In their research on Mexican journalism, Hughes (2009) and Lawson (2002) describe an unprecedented “opening”, “change”, “democratization”, “modernization”, “professionalization” and “transformation”. Although they frequently refer to the adoption of the liberal model of journalism’s standards, they never use the concept of standardization. Generally speaking, the notion of standardization tends to have a negative connotation, and using it to describe a positive phenomenon would be contradictory.

Nevertheless, in a strict sense, the change they describe is standardization. If this concept is defined as “the act of forcing an organization to use specific standards to satisfy particular needs each time they emerge in the organization” (Oxford Reference, 2008), the transformation process initiated at El Norte following the promotion of Junco may be best understood in that way, since it consisted of the establishment of several standards intended to produce ample amounts of news in an efficient and predictable manner.

In contrast with Hughes (2009) and Lawson (2002), who suggest that the main objective of the transformation was to create critical and independent journalism thereby contributing to Mexico’s democratization, the concept of standardization is more realistic than it is idealistic and allows us to inquiry into an element never before addressed: the coordination strategy of news organizations. Beyond the ambiguity of notions such as “openness”, “change” and “modernization”, the organizational coordination strategy is what regulates the adoption or imposition of specific production standards.

According to March and Simon (1958), the distinctive character of standardization relies on three factors: the normalization of semi-manufactured products for their ulterior processing, the interchangeable nature of the parts and time coordination between each sub-process. Instead of an organizational coordination based on planning or feedback, this one is aimed at “reducing the infinite number of things in the world, both potential and real, to a moderate number of well defined variables” (p. 181).

In contemporary sociological theory, Ritzer (1996) goes further and describes a superior phase of standardization: McDonaldization. Suggesting that “the principles ruling the operation of fast food restaurants have been promptly dominating an increasing number of aspects of American society and the rest of the world” (p. 15). These principles are: efficiency (optimal method), calculation (objective measurement), prediction (homogeneous production capacity) and control (strict resource administration).

These conceptualizations provide a better understanding of the ways in which Junco, at El Norte in Nuevo León, and José Santiago Healy, at El Imparcial in Sonora, reorganized their newspapers and began their expansion. They both implemented a coordination by standardization in order to prevent their employees from practicing their own interpretation of journalism and to limit them to reproduce the organization’s model. They also created reporting and editing standards (efficiency), news quotas (calculation and prediction) and a strict division of labor (control).

This transformation differs from those that occurred in newspapers such as La Jornada or Proceso, in Mexico City, or Zeta, in Baja California, insofar as it not only did not emerge from a cooperative undertaking or from an innovation by individual journalists (that is, through coordination via feedback), but instead it happened as a result of a productive reorganization in which an objectivity regime was imposed. This “general model to conceive, define, organize and evaluate journalistic texts, practices and institutions” (Hackett & Zhao, 1998, p. 86) prioritizes distanced observation over ideological critique.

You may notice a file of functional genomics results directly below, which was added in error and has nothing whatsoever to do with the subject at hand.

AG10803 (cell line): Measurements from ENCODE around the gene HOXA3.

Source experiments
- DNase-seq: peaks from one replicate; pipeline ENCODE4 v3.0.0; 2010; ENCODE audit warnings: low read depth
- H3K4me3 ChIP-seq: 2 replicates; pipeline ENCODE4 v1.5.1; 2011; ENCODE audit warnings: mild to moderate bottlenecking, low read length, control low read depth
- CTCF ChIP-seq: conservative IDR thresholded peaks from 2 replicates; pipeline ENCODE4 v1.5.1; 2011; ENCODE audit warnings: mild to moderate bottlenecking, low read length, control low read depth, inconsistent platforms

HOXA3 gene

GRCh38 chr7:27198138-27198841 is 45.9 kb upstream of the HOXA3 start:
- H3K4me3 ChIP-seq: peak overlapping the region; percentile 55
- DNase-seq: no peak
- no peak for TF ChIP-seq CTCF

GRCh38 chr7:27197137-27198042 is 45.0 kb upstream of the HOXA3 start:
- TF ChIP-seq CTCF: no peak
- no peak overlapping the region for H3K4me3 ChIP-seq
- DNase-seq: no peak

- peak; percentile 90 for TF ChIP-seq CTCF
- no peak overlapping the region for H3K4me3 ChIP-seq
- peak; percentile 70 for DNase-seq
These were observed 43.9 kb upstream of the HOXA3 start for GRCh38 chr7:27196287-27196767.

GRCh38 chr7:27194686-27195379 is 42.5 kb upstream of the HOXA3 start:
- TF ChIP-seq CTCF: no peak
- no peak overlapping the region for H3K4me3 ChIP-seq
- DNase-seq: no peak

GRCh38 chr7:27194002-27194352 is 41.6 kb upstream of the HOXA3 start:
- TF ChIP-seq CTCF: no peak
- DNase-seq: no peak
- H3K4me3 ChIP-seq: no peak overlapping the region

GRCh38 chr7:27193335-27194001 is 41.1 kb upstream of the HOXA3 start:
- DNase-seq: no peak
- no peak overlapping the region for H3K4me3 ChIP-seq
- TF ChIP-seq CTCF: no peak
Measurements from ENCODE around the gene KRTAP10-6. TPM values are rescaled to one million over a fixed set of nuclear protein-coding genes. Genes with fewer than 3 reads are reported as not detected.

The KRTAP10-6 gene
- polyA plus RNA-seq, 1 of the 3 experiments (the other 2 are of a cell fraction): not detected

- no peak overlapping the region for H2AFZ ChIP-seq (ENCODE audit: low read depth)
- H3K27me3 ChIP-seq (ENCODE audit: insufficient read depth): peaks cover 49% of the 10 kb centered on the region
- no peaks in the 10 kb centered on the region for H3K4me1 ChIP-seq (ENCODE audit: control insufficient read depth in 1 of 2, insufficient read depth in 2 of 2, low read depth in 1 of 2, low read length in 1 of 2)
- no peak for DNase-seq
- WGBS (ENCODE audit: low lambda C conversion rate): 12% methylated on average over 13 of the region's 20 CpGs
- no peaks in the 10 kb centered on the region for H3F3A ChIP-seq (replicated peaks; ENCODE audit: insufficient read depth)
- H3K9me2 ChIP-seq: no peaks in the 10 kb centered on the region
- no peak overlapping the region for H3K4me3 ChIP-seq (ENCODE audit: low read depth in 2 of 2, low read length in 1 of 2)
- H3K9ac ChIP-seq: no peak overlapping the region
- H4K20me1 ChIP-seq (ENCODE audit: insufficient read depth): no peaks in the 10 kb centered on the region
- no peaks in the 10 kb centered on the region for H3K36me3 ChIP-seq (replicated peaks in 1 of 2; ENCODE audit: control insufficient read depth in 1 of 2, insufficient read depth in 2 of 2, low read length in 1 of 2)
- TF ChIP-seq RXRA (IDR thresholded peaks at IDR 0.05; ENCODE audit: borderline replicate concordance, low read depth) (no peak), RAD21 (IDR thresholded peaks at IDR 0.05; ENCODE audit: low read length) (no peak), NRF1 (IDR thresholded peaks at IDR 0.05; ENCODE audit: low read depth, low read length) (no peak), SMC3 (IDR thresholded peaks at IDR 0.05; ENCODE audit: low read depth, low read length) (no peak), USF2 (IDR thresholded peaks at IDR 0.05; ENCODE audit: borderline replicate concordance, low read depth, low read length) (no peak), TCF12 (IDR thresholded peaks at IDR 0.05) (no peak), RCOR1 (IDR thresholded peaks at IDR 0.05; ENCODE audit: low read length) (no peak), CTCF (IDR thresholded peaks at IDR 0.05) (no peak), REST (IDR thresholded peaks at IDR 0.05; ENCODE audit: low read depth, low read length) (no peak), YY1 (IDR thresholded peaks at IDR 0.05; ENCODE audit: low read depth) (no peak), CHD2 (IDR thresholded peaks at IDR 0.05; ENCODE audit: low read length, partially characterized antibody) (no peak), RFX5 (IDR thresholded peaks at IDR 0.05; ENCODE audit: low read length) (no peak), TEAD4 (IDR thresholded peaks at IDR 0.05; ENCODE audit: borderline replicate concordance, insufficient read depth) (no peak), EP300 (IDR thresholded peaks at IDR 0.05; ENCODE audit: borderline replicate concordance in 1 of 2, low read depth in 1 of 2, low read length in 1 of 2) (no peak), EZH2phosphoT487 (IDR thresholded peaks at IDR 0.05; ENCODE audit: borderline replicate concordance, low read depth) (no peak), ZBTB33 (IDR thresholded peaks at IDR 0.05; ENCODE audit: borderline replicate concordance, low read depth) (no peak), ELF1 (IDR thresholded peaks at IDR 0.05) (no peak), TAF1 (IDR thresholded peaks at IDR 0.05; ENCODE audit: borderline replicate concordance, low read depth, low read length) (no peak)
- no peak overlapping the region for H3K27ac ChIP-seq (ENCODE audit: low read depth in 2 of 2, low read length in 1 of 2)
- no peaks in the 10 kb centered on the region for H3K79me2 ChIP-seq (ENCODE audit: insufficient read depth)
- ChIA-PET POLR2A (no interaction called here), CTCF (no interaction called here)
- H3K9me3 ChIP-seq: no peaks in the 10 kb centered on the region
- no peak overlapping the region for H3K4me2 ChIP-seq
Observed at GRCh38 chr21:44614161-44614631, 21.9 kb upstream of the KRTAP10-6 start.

This objectivity regime was taken to the next level at El Norte first and at El Imparcial later in order to establish a totalitarian system that captured every aspect of news production. Everything, from behavior and sartorial choice to modes of gathering, writing and editing information, was standardized through and governed by the objectivity norm. Even journalists’ lifeworld was colonized when it was decreed that they had to “read newspapers and magazines and to listen to and watch newscasts everyday” (Grupo Reforma, 1999, p. 6) in order to do their jobs.

Through Beck (2013), in addition to the intended consequences, the unintended consequences of this transformation can be examined. In this case, standardization’s dysfunctions are the deskilling of news work and the demotion of reporters to compilers of statements. Márquez (2012) researches this phenomenon from the sociology of professions perspective and discovers ambiguity in the interpretation and practice of objectivity. This article proposes to study this phenomenon from the perspective of the sociology of work in order to highlight the relevance of job design and control.5

In this viewpoint, it is not the failure but the success of modernization the one that -as an unintended consequence- demotes journalists hired as reporters to compilers of public officials’ statements. This happens because by standardizing news production and imposing an objectivity regime, the skills required to work as a journalist are degraded in pursuit of efficiency, calculation, prediction and control. When the marching orders are to fill newspaper spaces with brief notes on public officials, the fact that the employees’ want and can do watchdog reporting becomes irrelevant.